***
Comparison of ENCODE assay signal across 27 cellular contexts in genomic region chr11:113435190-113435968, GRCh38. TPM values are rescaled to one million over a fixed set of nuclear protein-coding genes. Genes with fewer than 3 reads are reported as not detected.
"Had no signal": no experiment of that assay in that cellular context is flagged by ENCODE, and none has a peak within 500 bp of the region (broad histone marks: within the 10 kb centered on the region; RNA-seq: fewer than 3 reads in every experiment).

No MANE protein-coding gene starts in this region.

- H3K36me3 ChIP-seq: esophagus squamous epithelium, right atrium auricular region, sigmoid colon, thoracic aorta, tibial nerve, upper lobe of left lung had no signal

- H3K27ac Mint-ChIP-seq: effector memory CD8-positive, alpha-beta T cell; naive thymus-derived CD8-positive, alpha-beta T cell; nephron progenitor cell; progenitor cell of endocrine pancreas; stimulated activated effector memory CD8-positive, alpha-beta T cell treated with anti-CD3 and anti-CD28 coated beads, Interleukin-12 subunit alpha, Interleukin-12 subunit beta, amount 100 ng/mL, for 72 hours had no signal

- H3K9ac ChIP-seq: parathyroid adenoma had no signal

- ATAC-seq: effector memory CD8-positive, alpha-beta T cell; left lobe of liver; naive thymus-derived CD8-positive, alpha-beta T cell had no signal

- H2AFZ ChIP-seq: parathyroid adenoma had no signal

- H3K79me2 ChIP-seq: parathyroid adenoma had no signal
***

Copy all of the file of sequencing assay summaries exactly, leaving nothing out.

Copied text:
Comparison of ENCODE assay signal across 27 cellular contexts in genomic region chr11:113435190-113435968, GRCh38. TPM values are rescaled to one million over a fixed set of nuclear protein-coding genes. Genes with fewer than 3 reads are reported as not detected.
"Had no signal": no experiment of that assay in that cellular context is flagged by ENCODE, and none has a peak within 500 bp of the region (broad histone marks: within the 10 kb centered on the region; RNA-seq: fewer than 3 reads in every experiment).

No MANE protein-coding gene starts in this region.

- H3K36me3 ChIP-seq: esophagus squamous epithelium, right atrium auricular region, sigmoid colon, thoracic aorta, tibial nerve, upper lobe of left lung had no signal

- H3K27ac Mint-ChIP-seq: effector memory CD8-positive, alpha-beta T cell; naive thymus-derived CD8-positive, alpha-beta T cell; nephron progenitor cell; progenitor cell of endocrine pancreas; stimulated activated effector memory CD8-positive, alpha-beta T cell treated with anti-CD3 and anti-CD28 coated beads, Interleukin-12 subunit alpha, Interleukin-12 subunit beta, amount 100 ng/mL, for 72 hours had no signal

- H3K9ac ChIP-seq: parathyroid adenoma had no signal

- ATAC-seq: effector memory CD8-positive, alpha-beta T cell; left lobe of liver; naive thymus-derived CD8-positive, alpha-beta T cell had no signal

- H2AFZ ChIP-seq: parathyroid adenoma had no signal

- H3K79me2 ChIP-seq: parathyroid adenoma had no signal